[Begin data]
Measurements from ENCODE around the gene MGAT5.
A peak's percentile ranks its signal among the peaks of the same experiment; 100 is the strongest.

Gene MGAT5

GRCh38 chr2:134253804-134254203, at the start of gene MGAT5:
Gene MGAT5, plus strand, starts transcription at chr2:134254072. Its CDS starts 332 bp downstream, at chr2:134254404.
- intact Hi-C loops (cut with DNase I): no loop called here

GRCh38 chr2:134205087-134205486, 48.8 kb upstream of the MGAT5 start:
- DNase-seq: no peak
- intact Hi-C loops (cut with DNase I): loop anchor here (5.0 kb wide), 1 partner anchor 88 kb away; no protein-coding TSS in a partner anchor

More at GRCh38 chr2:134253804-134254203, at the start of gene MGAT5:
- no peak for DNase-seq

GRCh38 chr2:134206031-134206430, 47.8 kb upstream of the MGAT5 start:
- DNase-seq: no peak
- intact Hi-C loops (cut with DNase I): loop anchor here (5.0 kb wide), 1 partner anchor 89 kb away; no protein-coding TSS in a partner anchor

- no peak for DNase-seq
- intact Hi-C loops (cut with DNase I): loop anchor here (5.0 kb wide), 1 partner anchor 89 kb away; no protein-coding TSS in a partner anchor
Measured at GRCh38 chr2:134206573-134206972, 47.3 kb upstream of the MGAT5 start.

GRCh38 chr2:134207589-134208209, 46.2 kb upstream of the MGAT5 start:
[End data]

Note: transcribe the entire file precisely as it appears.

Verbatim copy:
Measurements from ENCODE around the gene MGAT5.
A peak's percentile ranks its signal among the peaks of the same experiment; 100 is the strongest.

Gene MGAT5

GRCh38 chr2:134253804-134254203, at the start of gene MGAT5:
Gene MGAT5, plus strand, starts transcription at chr2:134254072. Its CDS starts 332 bp downstream, at chr2:134254404.
- intact Hi-C loops (cut with DNase I): no loop called here

GRCh38 chr2:134205087-134205486, 48.8 kb upstream of the MGAT5 start:
- DNase-seq: no peak
- intact Hi-C loops (cut with DNase I): loop anchor here (5.0 kb wide), 1 partner anchor 88 kb away; no protein-coding TSS in a partner anchor

More at GRCh38 chr2:134253804-134254203, at the start of gene MGAT5:
- no peak for DNase-seq

GRCh38 chr2:134206031-134206430, 47.8 kb upstream of the MGAT5 start:
- DNase-seq: no peak
- intact Hi-C loops (cut with DNase I): loop anchor here (5.0 kb wide), 1 partner anchor 89 kb away; no protein-coding TSS in a partner anchor

- no peak for DNase-seq
- intact Hi-C loops (cut with DNase I): loop anchor here (5.0 kb wide), 1 partner anchor 89 kb away; no protein-coding TSS in a partner anchor
Measured at GRCh38 chr2:134206573-134206972, 47.3 kb upstream of the MGAT5 start.

GRCh38 chr2:134207589-134208209, 46.2 kb upstream of the MGAT5 start: